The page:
Philippine cinema, the dream factory of the former U.S. colony, teems with American figures and plots. Local movies feature GIs seeking Filipina brides, cold war spies hunting down native warlords, and American-born Filipinos wandering in the parental homeland. The American landscape furnishes the settings for the triumphs and tragedies of Filipino nurses, GI babies, and migrant workers.
By tracking American fantasies in Philippine movies from the postindependence period to the present, José B. Capino offers an innovative account of cinema’s cultural work in decolonization and globalization. Capino examines how a third world nation’s daydreams both articulate empire and mobilize against it, provide imaginary maps and fables of identity for its migrant workers and diasporan subjects, pose challenges to the alibis of patriarchy and nationalism, and open up paths for participating in the cultures of globality.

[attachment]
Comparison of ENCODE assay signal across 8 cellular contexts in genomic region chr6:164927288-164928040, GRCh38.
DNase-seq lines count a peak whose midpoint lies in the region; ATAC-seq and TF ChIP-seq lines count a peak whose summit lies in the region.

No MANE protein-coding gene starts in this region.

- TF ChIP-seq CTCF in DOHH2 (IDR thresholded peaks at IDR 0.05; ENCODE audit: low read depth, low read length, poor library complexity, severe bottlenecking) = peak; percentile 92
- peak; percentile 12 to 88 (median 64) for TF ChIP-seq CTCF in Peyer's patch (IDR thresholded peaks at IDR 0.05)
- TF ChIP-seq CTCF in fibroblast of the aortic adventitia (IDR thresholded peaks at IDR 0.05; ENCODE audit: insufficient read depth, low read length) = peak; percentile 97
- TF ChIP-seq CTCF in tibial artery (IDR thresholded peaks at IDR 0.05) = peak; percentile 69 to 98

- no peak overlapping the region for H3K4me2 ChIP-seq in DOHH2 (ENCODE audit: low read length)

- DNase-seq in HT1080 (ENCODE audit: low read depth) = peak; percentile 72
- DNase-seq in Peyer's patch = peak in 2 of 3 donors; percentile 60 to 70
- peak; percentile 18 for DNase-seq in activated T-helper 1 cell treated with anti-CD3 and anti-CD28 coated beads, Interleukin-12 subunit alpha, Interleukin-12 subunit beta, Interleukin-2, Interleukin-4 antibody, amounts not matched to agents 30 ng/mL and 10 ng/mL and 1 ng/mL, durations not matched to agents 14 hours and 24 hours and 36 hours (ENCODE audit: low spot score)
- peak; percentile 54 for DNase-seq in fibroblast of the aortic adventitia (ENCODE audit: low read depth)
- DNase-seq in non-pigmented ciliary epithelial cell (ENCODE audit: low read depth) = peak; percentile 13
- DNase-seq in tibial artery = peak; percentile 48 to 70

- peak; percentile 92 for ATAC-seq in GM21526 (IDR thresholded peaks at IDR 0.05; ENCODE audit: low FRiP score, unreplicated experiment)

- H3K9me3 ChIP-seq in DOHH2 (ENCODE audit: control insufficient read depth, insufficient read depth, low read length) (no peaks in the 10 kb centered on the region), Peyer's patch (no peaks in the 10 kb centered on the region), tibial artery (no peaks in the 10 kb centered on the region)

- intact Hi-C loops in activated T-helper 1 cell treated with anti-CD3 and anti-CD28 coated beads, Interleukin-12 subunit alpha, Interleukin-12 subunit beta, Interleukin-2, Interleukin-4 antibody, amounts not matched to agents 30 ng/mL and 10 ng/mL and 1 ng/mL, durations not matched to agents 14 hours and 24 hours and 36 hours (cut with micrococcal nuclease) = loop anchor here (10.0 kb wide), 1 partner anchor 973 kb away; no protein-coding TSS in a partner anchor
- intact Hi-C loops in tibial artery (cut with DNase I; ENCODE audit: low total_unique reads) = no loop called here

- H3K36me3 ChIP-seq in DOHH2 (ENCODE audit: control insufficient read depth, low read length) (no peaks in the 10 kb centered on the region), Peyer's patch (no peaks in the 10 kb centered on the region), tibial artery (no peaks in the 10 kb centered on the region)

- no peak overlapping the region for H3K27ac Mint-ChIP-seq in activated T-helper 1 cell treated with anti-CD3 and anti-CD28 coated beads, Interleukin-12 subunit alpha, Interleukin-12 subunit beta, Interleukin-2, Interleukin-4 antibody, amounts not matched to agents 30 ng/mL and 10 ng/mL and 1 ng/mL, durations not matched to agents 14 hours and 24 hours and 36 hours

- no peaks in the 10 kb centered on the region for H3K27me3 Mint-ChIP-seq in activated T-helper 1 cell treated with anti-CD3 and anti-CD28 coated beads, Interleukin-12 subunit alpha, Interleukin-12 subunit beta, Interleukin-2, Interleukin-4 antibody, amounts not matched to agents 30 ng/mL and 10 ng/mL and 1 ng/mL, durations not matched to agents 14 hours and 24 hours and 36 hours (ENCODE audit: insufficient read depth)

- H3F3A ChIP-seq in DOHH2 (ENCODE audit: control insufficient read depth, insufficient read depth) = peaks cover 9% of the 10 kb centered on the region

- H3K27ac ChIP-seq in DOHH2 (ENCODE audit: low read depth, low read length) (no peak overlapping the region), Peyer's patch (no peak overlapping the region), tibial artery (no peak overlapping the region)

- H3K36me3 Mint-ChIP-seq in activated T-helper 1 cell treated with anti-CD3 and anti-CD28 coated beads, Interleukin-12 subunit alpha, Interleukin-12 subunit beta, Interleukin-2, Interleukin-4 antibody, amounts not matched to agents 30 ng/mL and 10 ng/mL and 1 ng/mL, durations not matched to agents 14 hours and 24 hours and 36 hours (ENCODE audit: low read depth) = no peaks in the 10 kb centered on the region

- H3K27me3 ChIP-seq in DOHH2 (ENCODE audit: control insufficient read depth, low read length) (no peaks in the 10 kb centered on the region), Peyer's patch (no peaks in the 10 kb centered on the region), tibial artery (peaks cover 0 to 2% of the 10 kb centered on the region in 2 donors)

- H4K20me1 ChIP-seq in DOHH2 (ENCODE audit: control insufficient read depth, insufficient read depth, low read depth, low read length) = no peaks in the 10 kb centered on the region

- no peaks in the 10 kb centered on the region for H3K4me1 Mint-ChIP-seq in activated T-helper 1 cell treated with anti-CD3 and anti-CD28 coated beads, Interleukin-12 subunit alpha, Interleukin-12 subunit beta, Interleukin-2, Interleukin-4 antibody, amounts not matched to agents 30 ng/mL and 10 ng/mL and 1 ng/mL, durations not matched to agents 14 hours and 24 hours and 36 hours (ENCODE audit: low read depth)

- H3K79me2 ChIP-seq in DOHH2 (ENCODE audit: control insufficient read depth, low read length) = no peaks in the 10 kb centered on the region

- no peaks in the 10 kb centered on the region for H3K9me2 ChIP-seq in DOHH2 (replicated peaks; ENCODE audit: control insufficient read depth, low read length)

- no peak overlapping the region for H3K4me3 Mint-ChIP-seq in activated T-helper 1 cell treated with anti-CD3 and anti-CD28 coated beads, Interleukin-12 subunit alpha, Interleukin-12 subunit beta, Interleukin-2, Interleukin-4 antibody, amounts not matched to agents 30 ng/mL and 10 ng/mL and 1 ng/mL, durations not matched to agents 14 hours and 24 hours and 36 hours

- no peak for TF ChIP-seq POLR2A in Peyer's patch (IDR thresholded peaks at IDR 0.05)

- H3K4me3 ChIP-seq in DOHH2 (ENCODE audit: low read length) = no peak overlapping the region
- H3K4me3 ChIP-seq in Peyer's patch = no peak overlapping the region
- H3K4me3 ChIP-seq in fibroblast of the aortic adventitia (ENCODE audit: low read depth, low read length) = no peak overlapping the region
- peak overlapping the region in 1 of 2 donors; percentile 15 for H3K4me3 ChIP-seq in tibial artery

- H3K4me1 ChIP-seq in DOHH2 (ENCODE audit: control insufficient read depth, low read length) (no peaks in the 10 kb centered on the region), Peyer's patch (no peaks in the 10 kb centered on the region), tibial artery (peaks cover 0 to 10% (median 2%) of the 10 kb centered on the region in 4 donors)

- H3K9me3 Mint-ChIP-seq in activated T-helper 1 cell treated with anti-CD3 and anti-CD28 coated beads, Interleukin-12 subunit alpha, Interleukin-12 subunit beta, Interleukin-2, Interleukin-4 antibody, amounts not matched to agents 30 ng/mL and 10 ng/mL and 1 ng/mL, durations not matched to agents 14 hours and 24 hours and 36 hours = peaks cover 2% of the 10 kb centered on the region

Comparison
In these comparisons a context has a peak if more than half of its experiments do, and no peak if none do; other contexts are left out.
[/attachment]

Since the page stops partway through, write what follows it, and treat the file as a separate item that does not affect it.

Through close readings of more than twenty Philippine movies, Capino demonstrates the postcolonial imagination’s vital role in generating pragmatic and utopian visions of living with empire. Illuminating an important but understudied cinema, he creates a model for understanding the U.S. image in the third world.
“Too often Hollywood cinema is reduced to a homogenized product. Fuller, while primarily tracing consistencies within the Hollywood product, also traces the heterogeneous nature of Hollywood’s output. Thus, she not only chooses Films in which Oriental characters are played by non-Orientals but has discovered Films in which the issues of disguise, masquerade, and even stereotyping are central.”
-– Tom Gunning, professor of cinema and media studies at the University of Chicago
“Fuller’s study of images of Asian Americans in film takes an insightful approach by examining the practice of performances in ‘yellowface': white (or in rare cases, black) actors portraying Asian characters. Hollywood Goes Oriental makes a substantial contribution to the literature in Asian American studies.”
— Frank H. Wu, chancellor and dean at the University of California Hastings College of the Law